Red Birds: A tough black comedy with laborious wit


By Mayabhushan Nagvenkar

Book: Red Birds; Author: Mohammed Hanif; Publisher: Bloomsbury; Price: Rs 599; Pages: 304

With a fallen pilot, an ambitious, but floundering, teenager and a dog as the three narrators, Pakistani writer Mohammed Hanif, in his latest book “Red Birds”, takes the reader to a new literary perch, one that is unfamiliar and at the same time precarious.

Still riding on the success of his critically acclaimed first novel “A Case of Exploding Mangoes”, Hanif’s latest book lures readers into a large field laden with abstract crops without a compass, hoping that they would find their way back with a harvest of whatever they can find in its vastness.

The title “Red Birds” is derived from a delicate and tragic reality of canaries in the region — Hanif does not identify it as any particular country — which serves as the ravaged landscape in the novel. The drinking water is contaminated with depleted uranium, and thus take on a red colour. The title and the recurring reference to the phenomenon is one of the more elegant — but few in number — aspects of the much-anticipated book.

The novel opens with Ellie, an American fighter pilot distracted by problems with his missus back home, crashing into the desert in an unknown but familiar terrain while on a run to bomb a village harbouring enemies of the state.

The “village”, which had been in his cross-hairs for destruction, turns out to be a refugee camp, where the reader encounters the novel’s second narrator Momo — a young boy who harbours ambition but is weighed down by his own inadequate and harebrained business plans, one of them being using falcons for an ethical hunting programme (part of the dollops of irony which appear a little too liberally fastened to the pages) as well as bad luck. Momo is also on the lookout for his dog, Mutt, who is the novel’s third major narrator.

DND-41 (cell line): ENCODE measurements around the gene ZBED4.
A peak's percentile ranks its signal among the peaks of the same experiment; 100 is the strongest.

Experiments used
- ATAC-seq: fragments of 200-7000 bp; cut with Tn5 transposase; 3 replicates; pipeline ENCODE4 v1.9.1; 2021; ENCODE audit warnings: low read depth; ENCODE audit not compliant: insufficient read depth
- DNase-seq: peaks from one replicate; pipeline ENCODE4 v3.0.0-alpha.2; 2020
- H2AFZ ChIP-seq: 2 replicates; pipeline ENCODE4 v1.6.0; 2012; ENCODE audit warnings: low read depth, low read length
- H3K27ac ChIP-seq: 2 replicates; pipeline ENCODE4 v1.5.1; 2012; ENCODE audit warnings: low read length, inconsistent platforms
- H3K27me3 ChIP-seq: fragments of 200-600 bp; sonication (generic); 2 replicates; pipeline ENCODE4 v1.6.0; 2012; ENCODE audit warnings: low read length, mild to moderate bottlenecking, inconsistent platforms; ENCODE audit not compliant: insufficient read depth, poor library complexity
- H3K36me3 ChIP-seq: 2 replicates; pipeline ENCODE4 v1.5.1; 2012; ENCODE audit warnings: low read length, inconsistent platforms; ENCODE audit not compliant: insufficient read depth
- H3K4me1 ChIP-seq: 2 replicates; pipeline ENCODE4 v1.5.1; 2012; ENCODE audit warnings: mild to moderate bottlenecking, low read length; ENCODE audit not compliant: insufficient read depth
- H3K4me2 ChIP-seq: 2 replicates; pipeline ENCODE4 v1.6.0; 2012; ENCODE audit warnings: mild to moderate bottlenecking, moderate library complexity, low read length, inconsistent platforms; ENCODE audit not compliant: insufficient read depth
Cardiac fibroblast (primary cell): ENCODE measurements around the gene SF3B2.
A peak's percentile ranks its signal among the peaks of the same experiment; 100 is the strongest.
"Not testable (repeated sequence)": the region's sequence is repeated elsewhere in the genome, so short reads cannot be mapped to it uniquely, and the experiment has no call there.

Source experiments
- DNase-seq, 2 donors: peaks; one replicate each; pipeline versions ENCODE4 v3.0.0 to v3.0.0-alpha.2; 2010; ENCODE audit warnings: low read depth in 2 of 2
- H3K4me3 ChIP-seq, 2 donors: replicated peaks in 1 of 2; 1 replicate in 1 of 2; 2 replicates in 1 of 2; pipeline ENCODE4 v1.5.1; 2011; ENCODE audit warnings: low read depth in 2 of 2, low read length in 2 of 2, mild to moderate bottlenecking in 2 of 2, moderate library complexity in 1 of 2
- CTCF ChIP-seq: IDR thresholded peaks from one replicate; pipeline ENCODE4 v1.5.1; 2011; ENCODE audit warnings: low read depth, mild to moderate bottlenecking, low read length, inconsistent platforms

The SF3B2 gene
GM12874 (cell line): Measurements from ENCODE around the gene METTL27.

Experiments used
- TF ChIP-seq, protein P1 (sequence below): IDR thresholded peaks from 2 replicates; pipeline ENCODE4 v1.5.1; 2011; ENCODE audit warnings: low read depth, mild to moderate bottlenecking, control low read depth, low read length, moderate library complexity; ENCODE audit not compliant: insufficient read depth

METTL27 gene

“Another reason I am reluctant to tell Momo about the red birds is that at heart he is a businessman. Even when he is watching television, even when his jeep breaks down, even when he is having murderous thoughts about his Father Dear, he is always working on a business plan which will make him fabulously rich. He has traded in nothing but junk but he is waiting for the ‘markets to open up, for the situation to stabilise, for the reconstruction phase to begin’ before he cam embark on his financial adventures”.

Yes, that’s the dog talking — narrating to the reader the nature of his master. One of the book’s best lines is also reserved for Mutt, when he analyses the anguish in Momo’s father, after he loses his other son. “Regret,” says Mutt, “smells like burnt bread.”

The book is overwhelming fashioned as a black farce playing out in the backdrop of war, but amid its flashes of brilliance, “Red Birds” ends up stomping on its own tail; with everyone and their dog (in this case the character Mutt) routinely pontificating with a touch of jaded wit.

What one needs to look forward to in “Red Birds”, however, is the portrayal of a region grappling with conflict and occupation and how different the grassroots’ realities really are, compared to the blistering and propaganda-laden images of war, broadcast on mass media.

That and the turns of phrase, which made Hanif one of the most sought after Asian writers in recent times. (IANS)


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